Published 13 April 2016

China joins South Africa and Mozambique in efforts to curb illegal wildlife trade

Maputo, Mozambique and Johannesburg, South Africa, 13th April 2016—consecutive workshops hosted jointly by TRAFFIC and WWF, in collaboration with the Chinese Government and supported by the Governments of South Africa and Mozambique, respectively, have helped raise awareness among Chinese nationals working in the two African countries of regulations protecting wildlife and helped support international efforts to reduce the demand for products of threatened wildlife.

Workshop held in Maputo, Mozambique

The two events, in Johannesburg and Maputo respectively, were supported by China’s State Forestry Administration (SFA), China Customs, National Forestry Police, the Chinese embassies in South Africa and Mozambique and the China International Contractors Association (CICA). The SFA is China’s Management Authority (MA) for the Convention on International Trade in Endangered Species of Wild Fauna and Flora (CITES).

Around 200,000 Chinese nationals live in Johannesburg, the largest city in South Africa and an important economic and financial centre, while Maputo, the capital of Mozambique, is a key port linking East Africa to the rest of the world.

Against a backdrop of rising economic and trade exchange between Africa and China, Chinese citizens have been implicated in a number of cases of poaching and smuggling of African ivory, rhino horn and other endangered wildlife products. Such cases undermine China’s international reputation and wildlife conservation efforts in Africa.

Seventy Chinese nationals from State-owned enterprises, private businesses and local residences in Mozambique and 70 in South Africa attended the workshops, where representatives from the Chinese CITES MA, China Customs and National Forestry Police spoke about wildlife protection and management laws in China, CITES regulations and recent smuggling cases, in order to discourage local Chinese nationals from buying and carrying ivory and other endangered wildlife products to China from Africa.

Su Jian, the Chinese ambassador to Mozambique, referred to legal cases involving Chinese nationals, 70% of which were illegal timber- and wildlife smuggling-related, which damaged the reputation of Chinese nationals and that of their country. He requested local Chinese enterprises improve their oversight, as if any Chinese staff working for them were engaged in smuggling, the employer could be held partly responsible. The workshops, by contrast, provided great opportunities for Chinese enterprises and local communities to join in wildlife protection efforts.

TRAFFIC spoke about trends in African Elephant and rhino poaching and the associated illegal ivory and rhino horn trades. It noted that those convicted of wildlife crime faced harsh penalties in many African countries. Kenya, Tanzania and Ethiopia have all recently strengthened their penalties. In March this year, two Chinese nationals convicted of illegally possessing 706 ivory tusks were each sentenced to 30 years in gaol or the option to pay a fine of TZS54.7 billion (ca. USD25 million) by a district court in Tanzania. In 2014, Mozambique increased its maximum penalties to USD90,000 or up to 12 years in gaol.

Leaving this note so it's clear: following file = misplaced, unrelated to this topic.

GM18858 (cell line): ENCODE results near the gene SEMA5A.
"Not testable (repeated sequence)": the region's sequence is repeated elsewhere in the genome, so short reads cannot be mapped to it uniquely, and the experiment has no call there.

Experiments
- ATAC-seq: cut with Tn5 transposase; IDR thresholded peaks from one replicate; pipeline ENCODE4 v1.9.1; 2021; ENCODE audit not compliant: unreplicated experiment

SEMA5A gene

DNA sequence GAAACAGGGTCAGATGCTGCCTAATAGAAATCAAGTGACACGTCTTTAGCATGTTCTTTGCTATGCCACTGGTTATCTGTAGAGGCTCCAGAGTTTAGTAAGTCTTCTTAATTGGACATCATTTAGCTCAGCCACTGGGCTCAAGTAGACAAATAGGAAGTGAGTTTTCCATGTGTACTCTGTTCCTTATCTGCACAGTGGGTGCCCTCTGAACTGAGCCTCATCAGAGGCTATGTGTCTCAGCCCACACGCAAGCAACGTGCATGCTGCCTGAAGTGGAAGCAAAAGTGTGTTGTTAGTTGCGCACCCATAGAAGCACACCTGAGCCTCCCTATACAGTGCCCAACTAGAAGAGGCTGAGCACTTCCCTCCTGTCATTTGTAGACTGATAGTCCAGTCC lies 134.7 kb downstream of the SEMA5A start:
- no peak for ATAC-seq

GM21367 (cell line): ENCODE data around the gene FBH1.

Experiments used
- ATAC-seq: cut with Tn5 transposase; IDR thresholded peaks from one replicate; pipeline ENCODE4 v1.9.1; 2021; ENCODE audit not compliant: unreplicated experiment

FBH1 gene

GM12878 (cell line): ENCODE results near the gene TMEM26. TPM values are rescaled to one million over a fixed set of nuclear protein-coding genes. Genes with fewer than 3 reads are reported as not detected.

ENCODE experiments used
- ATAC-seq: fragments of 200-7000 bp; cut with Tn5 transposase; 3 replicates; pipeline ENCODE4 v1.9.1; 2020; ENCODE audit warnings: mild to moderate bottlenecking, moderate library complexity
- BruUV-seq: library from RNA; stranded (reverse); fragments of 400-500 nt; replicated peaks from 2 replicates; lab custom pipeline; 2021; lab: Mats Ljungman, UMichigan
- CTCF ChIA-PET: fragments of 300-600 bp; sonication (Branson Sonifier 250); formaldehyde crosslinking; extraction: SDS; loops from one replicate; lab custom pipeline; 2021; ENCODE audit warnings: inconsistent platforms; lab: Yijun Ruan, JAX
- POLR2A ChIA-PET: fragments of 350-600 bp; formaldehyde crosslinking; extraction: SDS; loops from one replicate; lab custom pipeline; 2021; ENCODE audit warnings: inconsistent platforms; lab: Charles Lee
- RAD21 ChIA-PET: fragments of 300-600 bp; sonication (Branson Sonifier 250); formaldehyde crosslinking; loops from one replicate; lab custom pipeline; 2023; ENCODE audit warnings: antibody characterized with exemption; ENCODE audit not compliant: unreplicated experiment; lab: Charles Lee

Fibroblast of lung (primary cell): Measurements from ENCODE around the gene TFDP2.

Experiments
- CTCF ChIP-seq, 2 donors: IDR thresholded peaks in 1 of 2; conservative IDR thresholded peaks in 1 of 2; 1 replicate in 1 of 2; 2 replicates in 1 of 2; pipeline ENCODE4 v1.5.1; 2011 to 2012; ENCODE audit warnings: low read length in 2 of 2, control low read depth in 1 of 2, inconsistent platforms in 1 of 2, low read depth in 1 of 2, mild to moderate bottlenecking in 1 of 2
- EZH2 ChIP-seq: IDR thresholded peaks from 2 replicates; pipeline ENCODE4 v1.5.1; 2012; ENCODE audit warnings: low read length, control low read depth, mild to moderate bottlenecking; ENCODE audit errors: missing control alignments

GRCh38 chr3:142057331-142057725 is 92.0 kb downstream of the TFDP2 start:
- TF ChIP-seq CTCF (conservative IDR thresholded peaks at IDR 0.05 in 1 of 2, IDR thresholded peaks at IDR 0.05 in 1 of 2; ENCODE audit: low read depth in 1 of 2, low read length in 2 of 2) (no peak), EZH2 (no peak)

China has taken action too: earlier this year, the SFA announced the extension of bans on ivory imports and a new one on the import of pre-CITES ivory. The three bans will last to the end of 2019. Last September China and the USA announced a joint commitment to tackle illegal international ivory trade. Li Nan, a project manager with WWF, spoke about China’s efforts to support wildlife conservation in Africa under the framework of the Forum on China Africa Cooperation (FOCAC) and China’s “One Belt One Road” strategy. Zhang Xiang, Deputy Secretary General of the CICA, emphasized that Chinese corporates should take their social and environment responsibility in Africa seriously and introduced a document on Guidance for Chinese enterprise business practices in Africa.

Zhang Shanning, the Enforcement Division Chief of China’s CITES MA, said that wildlife conservation was a cause for all mankind, shared by the international community, and that China stood ready to combat illegal wildlife trade and its overseas citizens should take their responsibility to comply with CITES and relevant national legislations seriously.

"We are coming from afar to Africa to deliver a simple but firm message to Chinese people here: Do not engage in illegal wildlife trade,” said Zhou Fei, Head of TRAFFIC’s China office.

"If the crime and the demand that fuels it does not end, then attempts to save Africa’s wildlife will be in vain."

Another highlight of the workshops is the fact that the Mozambique Branch of China Road and Bridge Corporation and South Africa Branch of Sinohydro Group Ltd. made pledges on “Refusing illegal wildlife trade”, representing other Chinese enterprises at the two workshops.

Up to approximately 30,000 African Elephants have been poached annually in recent years, mainly in Central and Eastern Africa, while rhino poaching has sky-rocketed. South Africa, home to around 80% of Africa’s estimated 25,000 rhinos, has seen poaching rise from 13 animals as recently as 2007 to 1175 in 2015. Continent-wide, a record 1338 were poached in 2015.

These were the third and fourth communications workshops of their kind jointly conducted by TRAFFIC and the SFA since the first held in Kenya in January 2014 and one in Ethiopia last year.

The latest workshops were generously supported by GIZ on behalf of the German Federal Ministry for Economic Cooperation and Development (BMZ) and the German Federal Ministry for Environment, Nature Conservation, Building and Nuclear Safety (BMUB).